A spotter can be your most valuable asset in the gym. Here are some key traits that make for a great workout partner.
Forget about the dumbbells, kettlebells, Olympic weightlifting platforms, pull-up bars, cross trainers and even your lucky deadlifting t-shirt. The most important piece of ‘equipment’ in the entire gym is that guy standing above you on the bench press, making sure you don’t decapitate yourself while going for a new PR. That’s right, a great workout partner can motivate you, keep you accountable, push you harder and keep you from killing yourself. But with great power comes great responsibility. Here are the key traits that make for a great workout partner.
Know When to Spot and When to Not
Spotting key lifts is a skill in-and-of itself (see sidebar) but so is knowing when not to spot. Nothing is more frustrating than having someone rip the bar out of your hand before you feel like you are done driving a rep home. A general rule of thumb to follow is if the bar is still moving concentrically (being lifted), no matter how slowly, keep your hands off. Also, unless you are using a special technique such as forced reps, there is never a need to keep helping with additional reps beyond the first rep you had to spot. Meaning, once your partner needs help with one rep, that should be the last rep of the set. Most importantly, while you don’t want to rob a guy of trying to push through a rep, always err on the side of caution and be ready to grab the bar before there is any risk of injury.
Show Up and Be on Time
It’s 5:30 in the evening. You’ve drank your pre-workout shake, laced up your sneakers, foam rolled and warmed up, all in preparation for an epic squat session. And still, your workout partner, who was supposed to meet you a half-hour ago, is nowhere to be found. You strip the 3-plates-per-side you had on the bar, drop down to 185 (because you now have no spotter) and do your best to psych yourself up for the set.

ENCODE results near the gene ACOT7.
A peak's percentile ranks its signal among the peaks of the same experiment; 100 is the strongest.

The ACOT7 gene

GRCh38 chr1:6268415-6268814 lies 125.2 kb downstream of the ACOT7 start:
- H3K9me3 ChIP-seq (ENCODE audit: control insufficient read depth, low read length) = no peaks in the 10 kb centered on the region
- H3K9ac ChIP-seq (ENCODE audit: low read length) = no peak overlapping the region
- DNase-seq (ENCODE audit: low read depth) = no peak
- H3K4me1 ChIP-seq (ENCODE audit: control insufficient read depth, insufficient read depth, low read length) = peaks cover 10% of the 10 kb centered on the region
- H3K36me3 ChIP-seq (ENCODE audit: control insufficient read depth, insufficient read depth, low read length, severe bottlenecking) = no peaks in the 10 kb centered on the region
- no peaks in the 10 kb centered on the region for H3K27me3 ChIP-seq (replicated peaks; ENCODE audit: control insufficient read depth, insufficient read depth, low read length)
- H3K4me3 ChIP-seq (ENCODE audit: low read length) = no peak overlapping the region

When you are late or no-show for a session you can totally kill your training partner’s motivation and force him to alter his workout plan. And, when you are on the other side of this, you realize how much that sucks. So, just as you would for a job interview, a first date or an important meeting, be sure to show up for your training sessions prepared and on time.
Know When to Push and When to Hold Back
Even those of us who love to train have days where we’re just not particularly motivated to train hard. This is where a great training partner can pick up the slack and infuse you with the energy you need to make it through the session—something that might not happen if you were training on your own. However, if you notice your partner isn’t moving well, is missing lifts and is risking injuring himself, it’s your responsibility to advise him to pull the plug, take down the weights and come back stronger in your next session.Next advice